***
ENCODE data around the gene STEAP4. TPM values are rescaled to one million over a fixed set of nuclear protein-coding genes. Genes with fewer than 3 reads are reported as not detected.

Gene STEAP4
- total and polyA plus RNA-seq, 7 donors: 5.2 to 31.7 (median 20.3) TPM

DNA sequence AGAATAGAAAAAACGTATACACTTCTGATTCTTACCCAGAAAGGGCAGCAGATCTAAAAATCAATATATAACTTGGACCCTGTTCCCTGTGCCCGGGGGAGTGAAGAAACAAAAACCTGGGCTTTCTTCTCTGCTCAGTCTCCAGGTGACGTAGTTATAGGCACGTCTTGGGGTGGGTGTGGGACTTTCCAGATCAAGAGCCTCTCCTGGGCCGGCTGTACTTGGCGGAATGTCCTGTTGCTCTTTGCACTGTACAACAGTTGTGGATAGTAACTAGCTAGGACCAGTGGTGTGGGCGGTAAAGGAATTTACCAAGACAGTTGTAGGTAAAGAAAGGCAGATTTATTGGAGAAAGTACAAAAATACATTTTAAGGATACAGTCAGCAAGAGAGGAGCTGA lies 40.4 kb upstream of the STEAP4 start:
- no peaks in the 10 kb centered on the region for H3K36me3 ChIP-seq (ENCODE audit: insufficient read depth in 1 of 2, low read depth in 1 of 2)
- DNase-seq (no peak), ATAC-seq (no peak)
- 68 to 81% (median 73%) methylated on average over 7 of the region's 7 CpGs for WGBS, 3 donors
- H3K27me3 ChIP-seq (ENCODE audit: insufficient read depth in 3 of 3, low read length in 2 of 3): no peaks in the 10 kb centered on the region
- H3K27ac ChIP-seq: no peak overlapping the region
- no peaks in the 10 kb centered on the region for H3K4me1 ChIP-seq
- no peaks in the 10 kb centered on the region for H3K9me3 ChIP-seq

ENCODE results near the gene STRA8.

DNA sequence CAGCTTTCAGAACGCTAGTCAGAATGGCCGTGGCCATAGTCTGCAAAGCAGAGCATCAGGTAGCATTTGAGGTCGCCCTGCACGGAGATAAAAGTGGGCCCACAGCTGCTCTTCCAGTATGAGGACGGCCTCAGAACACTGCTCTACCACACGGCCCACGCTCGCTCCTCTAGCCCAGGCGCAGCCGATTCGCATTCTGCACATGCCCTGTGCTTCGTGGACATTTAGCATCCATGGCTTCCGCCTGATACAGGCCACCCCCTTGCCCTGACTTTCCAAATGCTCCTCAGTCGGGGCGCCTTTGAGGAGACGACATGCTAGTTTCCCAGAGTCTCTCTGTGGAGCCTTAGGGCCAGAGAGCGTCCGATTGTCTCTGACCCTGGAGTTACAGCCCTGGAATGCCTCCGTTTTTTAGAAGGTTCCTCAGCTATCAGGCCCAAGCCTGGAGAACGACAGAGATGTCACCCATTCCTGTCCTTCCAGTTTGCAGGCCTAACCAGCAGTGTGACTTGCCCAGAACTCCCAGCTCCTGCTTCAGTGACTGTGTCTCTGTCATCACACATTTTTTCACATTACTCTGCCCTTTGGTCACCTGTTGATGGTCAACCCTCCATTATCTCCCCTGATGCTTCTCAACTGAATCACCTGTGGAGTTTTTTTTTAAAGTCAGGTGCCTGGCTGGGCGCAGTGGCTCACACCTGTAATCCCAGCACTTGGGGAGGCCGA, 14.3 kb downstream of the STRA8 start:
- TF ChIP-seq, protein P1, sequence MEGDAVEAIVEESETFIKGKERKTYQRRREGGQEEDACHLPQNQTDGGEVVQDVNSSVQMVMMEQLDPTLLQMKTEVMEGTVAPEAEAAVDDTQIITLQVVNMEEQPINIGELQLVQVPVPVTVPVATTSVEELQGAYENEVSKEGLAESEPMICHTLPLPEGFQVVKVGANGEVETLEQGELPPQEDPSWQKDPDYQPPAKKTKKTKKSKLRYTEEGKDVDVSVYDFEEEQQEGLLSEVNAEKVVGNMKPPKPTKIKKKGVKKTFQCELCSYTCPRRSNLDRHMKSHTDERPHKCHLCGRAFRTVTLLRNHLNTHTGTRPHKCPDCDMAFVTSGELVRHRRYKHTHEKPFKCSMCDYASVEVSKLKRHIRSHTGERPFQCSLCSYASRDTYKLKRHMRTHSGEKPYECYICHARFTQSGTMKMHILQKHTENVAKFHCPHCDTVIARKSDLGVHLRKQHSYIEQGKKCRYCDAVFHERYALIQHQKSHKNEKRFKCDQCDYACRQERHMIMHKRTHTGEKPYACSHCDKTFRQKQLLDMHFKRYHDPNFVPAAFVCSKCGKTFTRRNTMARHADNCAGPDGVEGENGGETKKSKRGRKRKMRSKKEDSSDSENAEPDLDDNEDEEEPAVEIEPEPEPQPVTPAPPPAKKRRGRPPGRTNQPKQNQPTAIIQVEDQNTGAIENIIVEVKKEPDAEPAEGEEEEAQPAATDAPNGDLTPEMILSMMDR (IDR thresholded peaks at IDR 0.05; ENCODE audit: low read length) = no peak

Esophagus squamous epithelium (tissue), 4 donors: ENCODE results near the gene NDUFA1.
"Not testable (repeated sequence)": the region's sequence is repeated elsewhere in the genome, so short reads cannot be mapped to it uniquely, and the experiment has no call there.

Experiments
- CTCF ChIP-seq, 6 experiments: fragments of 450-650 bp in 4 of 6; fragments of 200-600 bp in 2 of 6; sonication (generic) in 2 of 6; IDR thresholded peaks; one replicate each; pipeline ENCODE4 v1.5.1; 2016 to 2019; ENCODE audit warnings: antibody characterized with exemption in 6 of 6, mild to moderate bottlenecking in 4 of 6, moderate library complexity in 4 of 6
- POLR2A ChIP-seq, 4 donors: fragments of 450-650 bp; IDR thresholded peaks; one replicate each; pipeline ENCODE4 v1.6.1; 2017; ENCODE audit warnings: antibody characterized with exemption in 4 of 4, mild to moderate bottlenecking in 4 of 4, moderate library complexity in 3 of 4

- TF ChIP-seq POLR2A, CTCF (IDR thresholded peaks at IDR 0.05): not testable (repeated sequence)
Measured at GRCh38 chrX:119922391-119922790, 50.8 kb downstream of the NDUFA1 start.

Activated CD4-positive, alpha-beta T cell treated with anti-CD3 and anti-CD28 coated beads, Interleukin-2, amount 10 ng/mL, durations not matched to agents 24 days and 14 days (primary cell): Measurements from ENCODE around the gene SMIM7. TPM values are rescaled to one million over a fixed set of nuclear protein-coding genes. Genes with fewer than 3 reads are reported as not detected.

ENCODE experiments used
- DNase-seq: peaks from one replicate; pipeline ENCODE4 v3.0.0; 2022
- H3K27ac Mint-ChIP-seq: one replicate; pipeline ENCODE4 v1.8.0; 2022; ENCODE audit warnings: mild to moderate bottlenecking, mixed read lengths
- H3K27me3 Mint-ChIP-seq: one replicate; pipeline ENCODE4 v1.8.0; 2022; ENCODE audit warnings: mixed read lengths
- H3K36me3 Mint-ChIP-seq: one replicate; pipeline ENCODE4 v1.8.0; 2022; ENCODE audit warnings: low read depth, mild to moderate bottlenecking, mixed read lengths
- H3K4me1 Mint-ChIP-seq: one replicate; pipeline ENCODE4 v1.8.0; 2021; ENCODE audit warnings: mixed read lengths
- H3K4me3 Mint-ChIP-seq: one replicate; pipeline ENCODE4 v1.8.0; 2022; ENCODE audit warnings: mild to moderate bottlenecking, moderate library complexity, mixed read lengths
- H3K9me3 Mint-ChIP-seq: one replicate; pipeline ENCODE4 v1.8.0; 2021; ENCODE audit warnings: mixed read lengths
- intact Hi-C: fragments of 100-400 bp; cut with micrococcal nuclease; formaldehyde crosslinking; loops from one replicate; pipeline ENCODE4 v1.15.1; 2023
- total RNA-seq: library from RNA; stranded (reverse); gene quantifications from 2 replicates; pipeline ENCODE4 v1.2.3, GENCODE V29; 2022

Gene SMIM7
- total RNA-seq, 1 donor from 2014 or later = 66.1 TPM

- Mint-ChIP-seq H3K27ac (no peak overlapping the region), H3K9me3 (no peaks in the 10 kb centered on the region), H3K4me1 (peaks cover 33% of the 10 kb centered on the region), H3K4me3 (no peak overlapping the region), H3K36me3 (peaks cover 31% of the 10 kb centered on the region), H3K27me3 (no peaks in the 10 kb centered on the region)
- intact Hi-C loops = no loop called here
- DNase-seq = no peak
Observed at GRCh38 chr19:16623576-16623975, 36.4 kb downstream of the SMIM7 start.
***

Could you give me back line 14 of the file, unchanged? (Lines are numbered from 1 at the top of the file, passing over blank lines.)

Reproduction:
- TF ChIP-seq, protein P1, sequence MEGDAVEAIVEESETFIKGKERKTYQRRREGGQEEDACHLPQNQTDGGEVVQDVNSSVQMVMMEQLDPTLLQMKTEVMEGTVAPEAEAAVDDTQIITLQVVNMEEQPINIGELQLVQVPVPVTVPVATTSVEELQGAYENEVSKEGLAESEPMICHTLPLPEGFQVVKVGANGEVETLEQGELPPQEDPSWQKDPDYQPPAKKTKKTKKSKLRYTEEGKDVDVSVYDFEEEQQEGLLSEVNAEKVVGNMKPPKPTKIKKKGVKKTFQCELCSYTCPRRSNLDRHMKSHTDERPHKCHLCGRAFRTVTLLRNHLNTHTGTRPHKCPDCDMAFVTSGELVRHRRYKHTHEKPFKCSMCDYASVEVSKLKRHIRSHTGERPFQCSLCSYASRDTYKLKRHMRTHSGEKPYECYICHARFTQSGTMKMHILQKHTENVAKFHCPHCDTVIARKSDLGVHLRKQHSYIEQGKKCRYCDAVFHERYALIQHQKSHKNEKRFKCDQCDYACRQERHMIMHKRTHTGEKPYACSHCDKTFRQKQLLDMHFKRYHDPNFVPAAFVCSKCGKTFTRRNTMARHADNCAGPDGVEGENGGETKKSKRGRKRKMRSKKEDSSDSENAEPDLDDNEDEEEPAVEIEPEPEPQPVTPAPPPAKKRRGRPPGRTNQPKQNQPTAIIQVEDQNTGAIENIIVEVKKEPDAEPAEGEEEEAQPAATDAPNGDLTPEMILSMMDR (IDR thresholded peaks at IDR 0.05; ENCODE audit: low read length) = no peak